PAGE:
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Part Shortages and Effects on Production

Part Shortages & Effects on Production

Current electronics parts shortages are occurring primarily because of the recovering economy as the supply chain hasn’t caught up with the demand being created in the electronics manufacturing industry. Even one of the simplest parts we procure, monolithic ceramic capacitors (MLCCs), are highly constrained. These capacitors are typically treated as a commodity where you don’t expect to run into shortages because availability has never been a problem. Recently manufacturers lack of production capacity to meet demand of even these simplest devices is broadly affecting the industry.

In a normal distribution sales environment, distributors sell to customers on a first- come, first-serve basis. The first orders placed are the first supplied. In a manufacturer allocation environment like we are in at the moment, the manufactures instruct distribution to whom the allocated parts are delivered, regardless of purchase order timeliness. These allocations are based mostly on your history of procuring this material and the amount you have procured in the past. New customers to the table are the last to receive an allocation.

The increase of embedded electronics in automobiles has also created a strain on the electronics supply change. With the proliferation of flat screen displays, navigation systems, entertainment systems, USB and Bluetooth interfacing with handheld electronic devices, control systems for both internal combustions and electric vehicle propulsion have dramatically increased usage of electronic components. Where 5 years ago, the average car would use between 2-3k capacitors, they now use, on average, 10-12k of the MLCCs.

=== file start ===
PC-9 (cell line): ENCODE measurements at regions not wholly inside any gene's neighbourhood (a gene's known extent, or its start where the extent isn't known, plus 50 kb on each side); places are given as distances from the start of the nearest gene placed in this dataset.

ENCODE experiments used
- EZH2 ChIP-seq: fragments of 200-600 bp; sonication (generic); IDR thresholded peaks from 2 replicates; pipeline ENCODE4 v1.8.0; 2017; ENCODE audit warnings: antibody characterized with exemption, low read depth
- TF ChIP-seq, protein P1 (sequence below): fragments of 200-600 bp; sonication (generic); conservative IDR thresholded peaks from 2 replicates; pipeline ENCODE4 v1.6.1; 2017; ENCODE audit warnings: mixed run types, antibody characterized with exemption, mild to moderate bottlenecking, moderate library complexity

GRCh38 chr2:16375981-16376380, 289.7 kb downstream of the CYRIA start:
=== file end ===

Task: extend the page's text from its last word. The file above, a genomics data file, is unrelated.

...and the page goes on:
Also contributing to shortages, is the reliability and temperature range requirements of the components needed for automobiles. These parts, generally the same as used in the commercial market (but screened to tighter specifications), are sold at higher prices into the automobile market. This leaves electronic contract manufacturers scrambling trying to find capacitors anywhere in the world, in a growing number of cases, outside of normal distribution channels.

Through strong relationships with major distributors that have been supplying us with components for years. Experience and industry knowledge allow us to leverage their current relationships to cover a great deal of would-be shortages for a variety of products.

We also harness internal technical capabilities to cross check components with shortages to other vendors or suppliers part numbers.

We encourage our customers to plan ahead and purchase as soon as possible. Try to get a material bond in place with suppliers, if you have a relationship with them. If not, get in contact with your electronics contract manufacturer and put a bill of material (BOM) in place so you can start exercising the supply chain and find your material problems. Open your AVL to as many manufacturers as possible. The increased breadth of options will help mitigate potential shortages of a particular manufacturer. Sole source components at your own peril! In procurement, it is always the more sources, the better.

If you are ready to start manufacturing, contact us today to speak with one of our experts.